Americans spend $71 billion on social media impulse buys

Online shopping
Photo credit lucadp/GettyImages

Over the last decade, the explosion of social media has taken the world by storm. And it's also really driving the economy.

According to numbers from Bankrate, American adults have spent $71 billion on social media impulse buys.

As one might imagine, younger consumers are leading the charge.

"We see 53% of millennial social media users and 51% of Gen Zers making one of these social media inspired impulse buys over the past year. It's only about a third of Gen Xers and only about a quarter of boomers who use social media,"  says Ted Rossman, senior industry analyst at Bankrate.

But here's the deal, with 48% of social media members reporting they've impulsively spent based on an ad in the last year, way more than half of those (68%) say they regret at least one of those buys.

"Be thoughtful about what you're spending. Make sure it's something you really want or need, and hopefully you're not going into credit card debt for it," Rossman says. "But also maybe build this into your budget."

According to the study, Americans spend an average of $754 per year impulsively buying products they see on social media.

"I mean, if you know this is the kind of thing that you're going to see an outfit or a meal out or a trip or whatever it is on social media, and you're going to want to do that, don't let that be a surprise. Make sure you build that into your monthly budget," Rossman suggests.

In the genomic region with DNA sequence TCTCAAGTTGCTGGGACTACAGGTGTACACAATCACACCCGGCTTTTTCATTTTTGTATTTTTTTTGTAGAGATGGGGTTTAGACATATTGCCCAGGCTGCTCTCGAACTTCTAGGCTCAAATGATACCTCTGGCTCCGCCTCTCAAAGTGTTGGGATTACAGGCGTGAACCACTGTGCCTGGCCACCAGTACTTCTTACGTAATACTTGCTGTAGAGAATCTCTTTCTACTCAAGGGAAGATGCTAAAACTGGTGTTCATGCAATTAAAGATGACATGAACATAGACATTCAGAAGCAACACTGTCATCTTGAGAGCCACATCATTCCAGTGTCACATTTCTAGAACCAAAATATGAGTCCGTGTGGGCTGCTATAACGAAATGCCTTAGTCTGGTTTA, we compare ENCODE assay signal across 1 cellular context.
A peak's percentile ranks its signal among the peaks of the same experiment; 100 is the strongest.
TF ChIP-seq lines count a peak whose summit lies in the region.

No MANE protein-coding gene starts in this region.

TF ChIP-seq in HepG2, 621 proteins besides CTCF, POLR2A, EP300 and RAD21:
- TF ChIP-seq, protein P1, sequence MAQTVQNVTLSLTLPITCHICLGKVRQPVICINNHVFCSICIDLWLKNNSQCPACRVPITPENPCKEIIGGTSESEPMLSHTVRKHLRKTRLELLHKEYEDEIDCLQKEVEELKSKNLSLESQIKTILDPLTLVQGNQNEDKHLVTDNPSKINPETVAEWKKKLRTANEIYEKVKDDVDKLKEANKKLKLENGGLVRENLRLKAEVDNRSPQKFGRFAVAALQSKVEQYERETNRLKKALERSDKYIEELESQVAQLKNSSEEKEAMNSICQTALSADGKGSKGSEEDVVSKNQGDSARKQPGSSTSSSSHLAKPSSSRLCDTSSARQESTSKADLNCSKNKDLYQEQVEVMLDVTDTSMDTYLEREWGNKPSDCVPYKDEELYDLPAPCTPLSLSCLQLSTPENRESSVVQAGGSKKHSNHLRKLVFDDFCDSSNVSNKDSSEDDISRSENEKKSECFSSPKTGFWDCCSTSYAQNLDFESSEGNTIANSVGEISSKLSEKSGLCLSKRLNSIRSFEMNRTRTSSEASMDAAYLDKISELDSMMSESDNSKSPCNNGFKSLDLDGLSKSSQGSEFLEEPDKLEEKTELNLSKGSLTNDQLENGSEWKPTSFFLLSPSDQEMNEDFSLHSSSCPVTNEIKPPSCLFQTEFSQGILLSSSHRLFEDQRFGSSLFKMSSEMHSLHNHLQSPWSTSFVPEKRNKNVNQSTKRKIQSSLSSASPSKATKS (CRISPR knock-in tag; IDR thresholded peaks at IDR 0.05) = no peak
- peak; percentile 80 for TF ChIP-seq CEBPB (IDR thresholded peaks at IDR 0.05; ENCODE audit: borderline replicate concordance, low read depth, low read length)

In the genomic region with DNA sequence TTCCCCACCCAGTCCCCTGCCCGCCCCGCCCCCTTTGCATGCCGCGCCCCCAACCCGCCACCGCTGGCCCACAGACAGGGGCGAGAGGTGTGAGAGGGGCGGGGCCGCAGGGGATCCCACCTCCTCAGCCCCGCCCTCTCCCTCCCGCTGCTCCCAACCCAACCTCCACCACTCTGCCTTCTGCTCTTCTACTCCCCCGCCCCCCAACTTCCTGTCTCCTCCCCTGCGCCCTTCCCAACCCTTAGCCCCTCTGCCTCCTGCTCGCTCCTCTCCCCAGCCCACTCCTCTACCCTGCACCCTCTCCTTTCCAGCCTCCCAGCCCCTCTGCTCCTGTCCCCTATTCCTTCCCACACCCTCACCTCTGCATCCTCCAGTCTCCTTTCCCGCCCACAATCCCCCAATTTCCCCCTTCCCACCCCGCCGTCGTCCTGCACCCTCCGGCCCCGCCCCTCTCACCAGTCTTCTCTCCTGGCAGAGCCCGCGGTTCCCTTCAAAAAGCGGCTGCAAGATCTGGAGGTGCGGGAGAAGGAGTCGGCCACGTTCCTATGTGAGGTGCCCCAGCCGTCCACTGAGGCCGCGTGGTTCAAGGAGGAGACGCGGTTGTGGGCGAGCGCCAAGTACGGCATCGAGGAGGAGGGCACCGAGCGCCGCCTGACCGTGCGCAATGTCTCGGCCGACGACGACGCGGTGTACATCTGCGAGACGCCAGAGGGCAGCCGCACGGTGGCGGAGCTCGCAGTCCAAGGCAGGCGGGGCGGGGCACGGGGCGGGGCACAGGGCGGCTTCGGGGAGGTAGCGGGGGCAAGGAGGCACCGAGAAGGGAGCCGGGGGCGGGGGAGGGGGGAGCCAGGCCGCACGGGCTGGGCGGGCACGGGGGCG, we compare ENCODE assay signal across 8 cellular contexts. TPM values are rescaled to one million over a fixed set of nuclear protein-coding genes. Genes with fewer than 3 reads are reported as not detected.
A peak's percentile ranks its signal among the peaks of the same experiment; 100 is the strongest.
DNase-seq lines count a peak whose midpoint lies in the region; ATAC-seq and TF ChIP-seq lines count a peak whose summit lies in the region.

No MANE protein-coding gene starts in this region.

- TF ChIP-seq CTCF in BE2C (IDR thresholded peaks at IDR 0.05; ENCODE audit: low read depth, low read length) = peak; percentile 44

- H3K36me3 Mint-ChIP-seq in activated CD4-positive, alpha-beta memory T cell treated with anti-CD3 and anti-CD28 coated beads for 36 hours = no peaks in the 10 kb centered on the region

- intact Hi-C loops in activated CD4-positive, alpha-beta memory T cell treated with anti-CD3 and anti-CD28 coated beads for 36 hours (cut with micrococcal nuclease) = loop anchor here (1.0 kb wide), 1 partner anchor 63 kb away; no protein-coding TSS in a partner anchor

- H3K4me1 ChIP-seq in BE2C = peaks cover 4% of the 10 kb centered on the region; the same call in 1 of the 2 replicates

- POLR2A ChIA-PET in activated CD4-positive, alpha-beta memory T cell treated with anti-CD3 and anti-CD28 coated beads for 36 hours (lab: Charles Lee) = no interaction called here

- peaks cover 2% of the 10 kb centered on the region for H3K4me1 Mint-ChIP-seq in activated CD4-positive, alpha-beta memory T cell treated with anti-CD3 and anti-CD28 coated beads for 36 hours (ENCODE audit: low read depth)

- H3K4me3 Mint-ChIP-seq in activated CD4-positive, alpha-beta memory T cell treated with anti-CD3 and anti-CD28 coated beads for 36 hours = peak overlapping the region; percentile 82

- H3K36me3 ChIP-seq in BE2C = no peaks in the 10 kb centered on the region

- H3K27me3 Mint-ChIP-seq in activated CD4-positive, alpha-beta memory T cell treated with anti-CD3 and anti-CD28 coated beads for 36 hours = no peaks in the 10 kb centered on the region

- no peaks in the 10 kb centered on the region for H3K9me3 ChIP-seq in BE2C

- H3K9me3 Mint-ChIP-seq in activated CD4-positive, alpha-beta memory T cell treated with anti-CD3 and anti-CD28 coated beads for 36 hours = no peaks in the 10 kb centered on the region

Men and younger adults tend to splurge more on their impulsive buys influenced by social media. In the past year, male impulsive shoppers dished out an average of $999 on their purchases, almost double the amount spent by women, who averaged $518.

Ted points out that it's not that you can't have any fun or splurge on online purchases. But being thoughtful about it is important.

"One other idea is not to save your credit or debit card information on retail websites because that one click buy is just too tempting," Rossman says. "You can at least insert a little bit of friction into the process by having to find your card and type in the number, that might stop you from buying something you would later regret."

Also, Ted says, give yourself some time to consider whether you really need a product.

"I think the 24 hour rule could work," Rossman says. "Wait a day, sleep on it, see if you still really want that thing the next day. Sometimes people even extend that and they say you should wait a day for every $100 the item costs."

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Featured Image Photo Credit: lucadp/GettyImages